For the Business Premier Ticket you get a lot more leg room, a open ticket to travel whenever you please - as long as you arrive within 10 minutes of boarding time - and a guaranteed seat on all services expect those from the Netherlands. You also get a meal designed by British celebrity chef Raymond Blanc. Unless you are really traveling on business, in which case being able to travel whenever you like may be important, consider whether spending as much as £200 more for a two hour and 15 minute trip to Paris is really worth it.

    How to Buy Eurostar Tickets

    The best way to buy Eurostar tickets is directly from the company, online. You can buy the tickets up to four months in advance. The website is multi-national. Pick your language and desired currency from the drop down menu on the website and then order tickets before you leave home. Plan to buy your tickets as far in advance as possible because the best, promotional fares sell out very quickly.  By visiting the official website, you can also check out the special sales and other offers the company runs often.


    Checking in and Traveling on Eurostar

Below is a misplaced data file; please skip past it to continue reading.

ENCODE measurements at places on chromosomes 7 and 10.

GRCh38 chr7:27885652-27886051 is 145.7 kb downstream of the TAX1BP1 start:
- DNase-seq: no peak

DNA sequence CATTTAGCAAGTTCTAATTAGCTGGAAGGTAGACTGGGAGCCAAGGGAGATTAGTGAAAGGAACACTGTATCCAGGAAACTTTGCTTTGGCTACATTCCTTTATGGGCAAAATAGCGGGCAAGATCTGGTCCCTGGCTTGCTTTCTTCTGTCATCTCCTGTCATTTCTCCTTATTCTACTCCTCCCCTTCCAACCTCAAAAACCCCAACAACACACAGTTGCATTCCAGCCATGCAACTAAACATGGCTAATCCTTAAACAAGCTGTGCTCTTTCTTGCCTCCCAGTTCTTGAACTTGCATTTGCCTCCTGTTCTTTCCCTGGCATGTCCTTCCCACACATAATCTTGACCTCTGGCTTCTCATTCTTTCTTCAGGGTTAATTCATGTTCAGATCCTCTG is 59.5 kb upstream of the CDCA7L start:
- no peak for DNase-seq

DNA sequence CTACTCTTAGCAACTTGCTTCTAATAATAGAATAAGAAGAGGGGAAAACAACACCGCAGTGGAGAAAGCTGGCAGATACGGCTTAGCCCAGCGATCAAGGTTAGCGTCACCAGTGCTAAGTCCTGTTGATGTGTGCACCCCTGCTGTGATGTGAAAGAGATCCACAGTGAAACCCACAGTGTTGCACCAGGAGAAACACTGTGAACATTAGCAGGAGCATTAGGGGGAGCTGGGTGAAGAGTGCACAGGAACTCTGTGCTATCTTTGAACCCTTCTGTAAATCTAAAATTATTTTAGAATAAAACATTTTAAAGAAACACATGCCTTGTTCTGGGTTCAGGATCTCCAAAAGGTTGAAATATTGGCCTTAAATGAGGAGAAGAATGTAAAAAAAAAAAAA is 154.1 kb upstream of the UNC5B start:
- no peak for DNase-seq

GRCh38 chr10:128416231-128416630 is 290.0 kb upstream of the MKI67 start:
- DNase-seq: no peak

Checking in to Eurostar is similar to checking in for a flight but the security element is a bit less onerous. You need to arrive half an hour before your scheduled departure time. You don't have to worry about carrying gels and liquids on board, but there are some surprising things you cannot take into the train carriages - toy guns, kitchen knives, defensive aerosols, anything that security thinks could be used as a weapon. If you are concerned about that wonderful set of Parisian chef's knives you'd like to buy to take home, it's probably a good idea to read about Prohibited and Restricted Items first.

    It will tell you what can be taken as carry-on and what will require advance permission to be packed away in a hold.

    The Eurostar luggage allowance is pretty generous. You can carry two pieces of luggage, plus a small piece of hand luggage - a handbag, a briefcase or a computer case, perhaps. There are overhead luggage racks and larger luggage areas between some of the seats and at the end of the cars. Your luggage will remain relatively safe throughout the trip because people tend to stay in their assigned seats for most of the journey and there are no multiple stops with people getting on and off before most destinations.

    Documents To Carry